Fisher Farm Park
Latta Nature Preserve
Move with the Beat
Feeling motivated by the sounds? Restless and not ready to settle down for breathing and meditation? Then tap into your nature – and natural inclinations – and get out there and move! Physical activity has a number of health benefits, and, when it comes to nature therapy, Lake Norman possesses many different venues in order for your physical activity to get you breathing with intention, finding balance, and making some noise of your own!
What are some recommended ways to get moving? Take a look below!
Forms of Exercise
Idea 1 ~ Yoga
Whether a simple stretch under the sun in a spot like Jetton Park, or as part of a SUP class, do more than go through the motions!
Idea 2 ~ Hiking and Biking
Lake Norman is home to multiple trails and greenways, such as the South Prong Rocky River Greenway and Fisher Farm Park, so go out and enjoy the wind and the views!
Idea 3 ~ Canoeing and Kayaking
Find your flow, in the flow, by taking a boat out on the water. Feel the weight of the world leave you as you launch from Davidson Nature Preserve or Latta Nature Center and Preserve in a canoe or kayak!
If you're interested in other forms of Nature Therapy, check out our forest therapy blog post, and read our very own forest therapy experiences! If you’d like to learn more about our trails, check out our Guide to Hiking and Biking blog.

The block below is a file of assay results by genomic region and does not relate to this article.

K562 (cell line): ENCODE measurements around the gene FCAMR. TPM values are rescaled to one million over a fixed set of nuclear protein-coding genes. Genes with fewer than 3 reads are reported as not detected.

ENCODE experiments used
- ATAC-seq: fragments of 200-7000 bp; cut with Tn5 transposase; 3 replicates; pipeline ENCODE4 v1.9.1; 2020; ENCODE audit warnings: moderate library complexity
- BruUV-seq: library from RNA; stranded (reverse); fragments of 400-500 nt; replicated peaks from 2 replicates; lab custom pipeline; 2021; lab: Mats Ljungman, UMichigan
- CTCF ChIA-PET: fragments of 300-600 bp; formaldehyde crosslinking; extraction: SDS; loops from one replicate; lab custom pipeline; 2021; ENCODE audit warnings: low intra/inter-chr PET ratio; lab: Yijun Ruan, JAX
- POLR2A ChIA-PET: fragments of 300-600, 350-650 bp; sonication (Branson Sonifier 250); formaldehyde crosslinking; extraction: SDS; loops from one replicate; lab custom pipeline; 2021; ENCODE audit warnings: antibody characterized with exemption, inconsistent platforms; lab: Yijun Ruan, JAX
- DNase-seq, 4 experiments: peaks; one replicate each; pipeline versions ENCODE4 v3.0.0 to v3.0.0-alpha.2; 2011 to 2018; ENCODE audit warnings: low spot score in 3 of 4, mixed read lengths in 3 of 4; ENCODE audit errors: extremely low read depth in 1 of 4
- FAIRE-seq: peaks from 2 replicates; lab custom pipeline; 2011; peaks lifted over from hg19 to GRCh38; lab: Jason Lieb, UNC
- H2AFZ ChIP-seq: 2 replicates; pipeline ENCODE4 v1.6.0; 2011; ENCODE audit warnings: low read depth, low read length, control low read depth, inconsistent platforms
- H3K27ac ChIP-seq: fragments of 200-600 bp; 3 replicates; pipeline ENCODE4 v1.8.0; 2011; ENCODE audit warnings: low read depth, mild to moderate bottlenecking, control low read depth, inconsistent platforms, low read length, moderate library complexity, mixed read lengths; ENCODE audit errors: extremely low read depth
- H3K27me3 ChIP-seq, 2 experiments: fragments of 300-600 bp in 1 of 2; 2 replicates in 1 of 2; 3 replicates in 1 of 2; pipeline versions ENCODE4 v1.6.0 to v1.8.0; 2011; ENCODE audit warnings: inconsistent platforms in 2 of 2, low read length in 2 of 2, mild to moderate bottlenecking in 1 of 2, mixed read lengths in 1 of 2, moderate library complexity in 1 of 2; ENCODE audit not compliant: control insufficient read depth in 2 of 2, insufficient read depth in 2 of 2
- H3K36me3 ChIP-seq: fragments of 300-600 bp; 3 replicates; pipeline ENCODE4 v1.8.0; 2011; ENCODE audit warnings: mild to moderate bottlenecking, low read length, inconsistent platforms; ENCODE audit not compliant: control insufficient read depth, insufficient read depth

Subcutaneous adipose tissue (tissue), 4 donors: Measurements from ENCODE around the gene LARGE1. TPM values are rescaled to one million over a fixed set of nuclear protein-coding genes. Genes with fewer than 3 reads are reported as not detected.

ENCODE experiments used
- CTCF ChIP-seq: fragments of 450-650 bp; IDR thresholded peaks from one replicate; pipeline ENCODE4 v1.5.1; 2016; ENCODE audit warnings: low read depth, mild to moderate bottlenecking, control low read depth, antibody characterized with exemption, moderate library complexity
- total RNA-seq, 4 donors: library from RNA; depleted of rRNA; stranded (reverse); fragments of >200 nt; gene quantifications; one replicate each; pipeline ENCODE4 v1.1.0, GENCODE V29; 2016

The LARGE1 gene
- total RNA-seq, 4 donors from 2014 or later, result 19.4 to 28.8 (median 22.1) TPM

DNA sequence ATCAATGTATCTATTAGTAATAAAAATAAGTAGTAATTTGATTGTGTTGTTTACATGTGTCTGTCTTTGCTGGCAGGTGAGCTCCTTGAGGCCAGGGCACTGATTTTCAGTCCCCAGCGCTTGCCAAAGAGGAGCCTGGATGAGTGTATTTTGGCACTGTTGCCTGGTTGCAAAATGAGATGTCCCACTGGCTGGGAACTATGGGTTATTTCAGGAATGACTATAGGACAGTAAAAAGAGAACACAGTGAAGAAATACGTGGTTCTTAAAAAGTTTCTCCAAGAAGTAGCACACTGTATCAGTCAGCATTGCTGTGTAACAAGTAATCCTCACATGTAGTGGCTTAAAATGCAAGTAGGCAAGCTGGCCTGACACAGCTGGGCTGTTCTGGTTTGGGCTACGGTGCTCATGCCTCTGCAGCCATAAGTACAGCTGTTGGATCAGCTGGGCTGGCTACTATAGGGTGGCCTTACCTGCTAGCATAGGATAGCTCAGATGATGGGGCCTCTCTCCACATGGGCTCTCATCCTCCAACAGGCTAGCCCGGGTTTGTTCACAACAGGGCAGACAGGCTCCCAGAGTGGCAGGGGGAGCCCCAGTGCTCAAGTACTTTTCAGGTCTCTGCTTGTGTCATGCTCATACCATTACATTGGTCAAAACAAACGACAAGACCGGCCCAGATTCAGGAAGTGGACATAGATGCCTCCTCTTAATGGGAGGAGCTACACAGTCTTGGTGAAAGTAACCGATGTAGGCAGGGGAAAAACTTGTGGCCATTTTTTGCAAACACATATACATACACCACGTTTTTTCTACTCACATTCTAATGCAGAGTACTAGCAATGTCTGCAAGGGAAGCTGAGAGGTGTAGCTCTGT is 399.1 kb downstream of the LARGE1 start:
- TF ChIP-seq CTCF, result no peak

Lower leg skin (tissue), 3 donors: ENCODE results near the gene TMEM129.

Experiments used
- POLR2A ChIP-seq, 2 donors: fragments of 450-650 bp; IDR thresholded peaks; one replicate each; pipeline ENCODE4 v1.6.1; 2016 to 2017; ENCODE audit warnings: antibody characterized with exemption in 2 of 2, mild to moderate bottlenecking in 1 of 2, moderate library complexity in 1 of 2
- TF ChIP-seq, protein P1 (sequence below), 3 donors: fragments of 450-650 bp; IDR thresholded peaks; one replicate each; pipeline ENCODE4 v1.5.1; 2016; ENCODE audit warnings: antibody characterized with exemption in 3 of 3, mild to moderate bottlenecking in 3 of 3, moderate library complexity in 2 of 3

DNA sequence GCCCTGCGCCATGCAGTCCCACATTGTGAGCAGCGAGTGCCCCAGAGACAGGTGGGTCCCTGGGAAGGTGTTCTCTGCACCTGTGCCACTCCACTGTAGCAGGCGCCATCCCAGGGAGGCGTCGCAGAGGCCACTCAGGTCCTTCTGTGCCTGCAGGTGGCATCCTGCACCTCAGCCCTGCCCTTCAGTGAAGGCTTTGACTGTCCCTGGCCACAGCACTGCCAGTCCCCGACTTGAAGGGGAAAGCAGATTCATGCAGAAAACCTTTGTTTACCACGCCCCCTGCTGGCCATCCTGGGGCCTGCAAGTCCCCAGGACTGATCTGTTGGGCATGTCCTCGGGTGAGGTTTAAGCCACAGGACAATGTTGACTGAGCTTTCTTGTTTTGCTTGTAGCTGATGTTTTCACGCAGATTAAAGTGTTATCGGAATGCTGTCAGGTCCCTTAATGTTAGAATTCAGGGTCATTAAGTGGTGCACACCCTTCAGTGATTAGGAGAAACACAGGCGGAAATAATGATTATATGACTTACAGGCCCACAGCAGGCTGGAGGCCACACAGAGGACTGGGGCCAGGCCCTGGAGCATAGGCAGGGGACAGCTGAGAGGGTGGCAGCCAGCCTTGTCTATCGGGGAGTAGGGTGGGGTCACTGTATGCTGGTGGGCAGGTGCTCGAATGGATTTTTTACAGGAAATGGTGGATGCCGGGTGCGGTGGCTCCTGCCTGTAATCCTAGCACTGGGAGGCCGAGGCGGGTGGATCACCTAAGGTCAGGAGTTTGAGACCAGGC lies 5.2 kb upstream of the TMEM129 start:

As you can see, Lake Norman provides an abundance of opportunities to try out nature therapy. It has great health benefits and we’d love to see you take it all in by tagging us in your nature retreats on social media @VisitLakeNorman!
*Disclaimer: The content of this blog provides general information and discussions about a health-related subject and is not intended to be a substitute for professional medical advice, diagnosis, or treatment. The information and other content provided in this blog, or in any linked materials, are not intended and should not be construed as medical advice, nor is the information a substitute for professional medical expertise or treatment. Never disregard professional medical advice or delay in seeking it because of something that have read on this blog or in any linked materials. Always seek the advice of your physician or other qualified health provider with any questions you may have regarding a medical condition, concern, or treatment.